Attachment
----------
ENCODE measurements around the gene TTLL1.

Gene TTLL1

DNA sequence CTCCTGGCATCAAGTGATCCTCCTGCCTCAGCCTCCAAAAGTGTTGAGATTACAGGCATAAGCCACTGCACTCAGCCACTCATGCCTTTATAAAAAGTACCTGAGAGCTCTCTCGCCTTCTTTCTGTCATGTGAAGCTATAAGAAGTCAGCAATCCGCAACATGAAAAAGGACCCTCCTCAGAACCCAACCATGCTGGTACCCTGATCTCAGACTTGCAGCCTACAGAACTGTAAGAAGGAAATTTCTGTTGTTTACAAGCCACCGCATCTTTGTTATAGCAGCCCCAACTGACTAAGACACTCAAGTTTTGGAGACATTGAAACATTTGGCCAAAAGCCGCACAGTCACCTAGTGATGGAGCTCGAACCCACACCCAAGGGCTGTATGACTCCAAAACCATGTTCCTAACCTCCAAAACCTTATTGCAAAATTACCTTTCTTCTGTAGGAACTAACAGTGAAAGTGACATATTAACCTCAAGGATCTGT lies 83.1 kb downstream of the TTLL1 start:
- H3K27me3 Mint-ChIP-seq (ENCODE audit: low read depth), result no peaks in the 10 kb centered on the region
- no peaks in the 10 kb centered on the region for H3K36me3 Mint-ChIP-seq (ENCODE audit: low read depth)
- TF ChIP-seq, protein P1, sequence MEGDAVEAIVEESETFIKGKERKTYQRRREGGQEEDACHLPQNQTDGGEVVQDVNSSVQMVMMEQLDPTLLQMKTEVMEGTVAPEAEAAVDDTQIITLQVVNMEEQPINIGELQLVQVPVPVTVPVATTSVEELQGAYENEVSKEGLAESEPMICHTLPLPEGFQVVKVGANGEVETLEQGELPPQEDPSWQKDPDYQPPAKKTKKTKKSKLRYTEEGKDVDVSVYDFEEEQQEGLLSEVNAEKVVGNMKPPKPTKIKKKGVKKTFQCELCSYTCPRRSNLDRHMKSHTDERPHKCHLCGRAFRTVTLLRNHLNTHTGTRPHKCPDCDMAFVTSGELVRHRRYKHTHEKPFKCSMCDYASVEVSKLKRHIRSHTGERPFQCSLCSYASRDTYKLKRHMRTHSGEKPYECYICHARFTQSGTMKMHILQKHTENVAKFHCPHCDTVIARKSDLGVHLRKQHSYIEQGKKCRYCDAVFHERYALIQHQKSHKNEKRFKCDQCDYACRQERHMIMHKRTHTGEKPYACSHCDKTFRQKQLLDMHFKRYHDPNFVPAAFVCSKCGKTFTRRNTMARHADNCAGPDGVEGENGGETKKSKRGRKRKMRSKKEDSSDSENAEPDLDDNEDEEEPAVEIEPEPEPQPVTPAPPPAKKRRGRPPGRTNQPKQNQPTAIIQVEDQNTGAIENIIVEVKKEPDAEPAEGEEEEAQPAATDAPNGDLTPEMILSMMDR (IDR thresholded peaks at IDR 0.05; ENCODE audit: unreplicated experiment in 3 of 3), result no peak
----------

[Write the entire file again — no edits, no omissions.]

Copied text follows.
ENCODE measurements around the gene TTLL1.

Gene TTLL1

DNA sequence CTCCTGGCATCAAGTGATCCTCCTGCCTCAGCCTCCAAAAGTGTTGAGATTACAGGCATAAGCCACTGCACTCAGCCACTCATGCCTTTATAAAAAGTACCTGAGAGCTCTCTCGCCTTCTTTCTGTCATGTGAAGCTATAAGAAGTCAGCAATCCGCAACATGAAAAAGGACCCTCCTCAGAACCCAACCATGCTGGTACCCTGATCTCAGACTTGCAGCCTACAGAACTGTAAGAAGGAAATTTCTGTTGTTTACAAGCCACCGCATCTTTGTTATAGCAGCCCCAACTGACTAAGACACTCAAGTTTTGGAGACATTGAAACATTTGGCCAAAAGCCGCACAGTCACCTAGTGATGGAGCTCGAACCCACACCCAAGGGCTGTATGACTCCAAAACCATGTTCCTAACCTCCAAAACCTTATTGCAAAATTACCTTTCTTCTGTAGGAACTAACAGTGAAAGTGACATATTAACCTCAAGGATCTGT lies 83.1 kb downstream of the TTLL1 start:
- H3K27me3 Mint-ChIP-seq (ENCODE audit: low read depth), result no peaks in the 10 kb centered on the region
- no peaks in the 10 kb centered on the region for H3K36me3 Mint-ChIP-seq (ENCODE audit: low read depth)
- TF ChIP-seq, protein P1, sequence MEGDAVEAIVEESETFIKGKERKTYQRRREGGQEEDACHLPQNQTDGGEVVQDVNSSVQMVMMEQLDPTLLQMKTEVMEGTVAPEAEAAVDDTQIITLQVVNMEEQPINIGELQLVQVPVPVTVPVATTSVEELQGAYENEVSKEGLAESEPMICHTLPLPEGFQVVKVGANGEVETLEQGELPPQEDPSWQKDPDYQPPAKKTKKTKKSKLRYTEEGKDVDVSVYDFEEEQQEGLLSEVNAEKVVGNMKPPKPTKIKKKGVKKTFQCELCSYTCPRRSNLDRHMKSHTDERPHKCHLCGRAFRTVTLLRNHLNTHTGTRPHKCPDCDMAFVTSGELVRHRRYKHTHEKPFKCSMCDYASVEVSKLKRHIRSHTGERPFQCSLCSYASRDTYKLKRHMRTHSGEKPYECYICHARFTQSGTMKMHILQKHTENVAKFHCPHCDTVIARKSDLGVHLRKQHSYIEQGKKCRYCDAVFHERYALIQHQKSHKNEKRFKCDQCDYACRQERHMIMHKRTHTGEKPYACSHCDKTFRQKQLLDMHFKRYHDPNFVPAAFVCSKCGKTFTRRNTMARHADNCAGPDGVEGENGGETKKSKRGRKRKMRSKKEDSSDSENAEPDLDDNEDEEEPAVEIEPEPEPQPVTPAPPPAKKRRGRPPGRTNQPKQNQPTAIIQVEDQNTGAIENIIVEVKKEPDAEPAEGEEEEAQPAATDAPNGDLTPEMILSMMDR (IDR thresholded peaks at IDR 0.05; ENCODE audit: unreplicated experiment in 3 of 3), result no peak